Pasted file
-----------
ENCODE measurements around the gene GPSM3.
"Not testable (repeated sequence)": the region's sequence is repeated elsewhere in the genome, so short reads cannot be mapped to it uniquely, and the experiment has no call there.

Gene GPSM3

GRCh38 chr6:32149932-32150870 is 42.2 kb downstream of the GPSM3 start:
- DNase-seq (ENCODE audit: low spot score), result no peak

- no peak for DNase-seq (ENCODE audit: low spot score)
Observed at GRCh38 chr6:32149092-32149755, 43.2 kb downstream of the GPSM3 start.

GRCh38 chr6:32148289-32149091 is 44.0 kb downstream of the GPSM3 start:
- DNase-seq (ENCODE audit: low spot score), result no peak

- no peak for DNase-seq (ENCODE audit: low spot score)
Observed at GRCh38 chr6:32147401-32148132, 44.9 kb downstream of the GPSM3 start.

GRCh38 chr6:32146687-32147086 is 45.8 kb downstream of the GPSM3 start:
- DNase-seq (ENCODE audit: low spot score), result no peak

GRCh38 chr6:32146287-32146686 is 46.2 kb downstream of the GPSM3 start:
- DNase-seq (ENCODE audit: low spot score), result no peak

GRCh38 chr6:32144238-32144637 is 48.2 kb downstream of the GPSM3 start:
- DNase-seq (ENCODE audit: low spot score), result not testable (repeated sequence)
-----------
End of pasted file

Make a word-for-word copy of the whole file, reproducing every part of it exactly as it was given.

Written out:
ENCODE measurements around the gene GPSM3.
"Not testable (repeated sequence)": the region's sequence is repeated elsewhere in the genome, so short reads cannot be mapped to it uniquely, and the experiment has no call there.

Gene GPSM3

GRCh38 chr6:32149932-32150870 is 42.2 kb downstream of the GPSM3 start:
- DNase-seq (ENCODE audit: low spot score), result no peak

- no peak for DNase-seq (ENCODE audit: low spot score)
Observed at GRCh38 chr6:32149092-32149755, 43.2 kb downstream of the GPSM3 start.

GRCh38 chr6:32148289-32149091 is 44.0 kb downstream of the GPSM3 start:
- DNase-seq (ENCODE audit: low spot score), result no peak

- no peak for DNase-seq (ENCODE audit: low spot score)
Observed at GRCh38 chr6:32147401-32148132, 44.9 kb downstream of the GPSM3 start.

GRCh38 chr6:32146687-32147086 is 45.8 kb downstream of the GPSM3 start:
- DNase-seq (ENCODE audit: low spot score), result no peak

GRCh38 chr6:32146287-32146686 is 46.2 kb downstream of the GPSM3 start:
- DNase-seq (ENCODE audit: low spot score), result no peak

GRCh38 chr6:32144238-32144637 is 48.2 kb downstream of the GPSM3 start:
- DNase-seq (ENCODE audit: low spot score), result not testable (repeated sequence)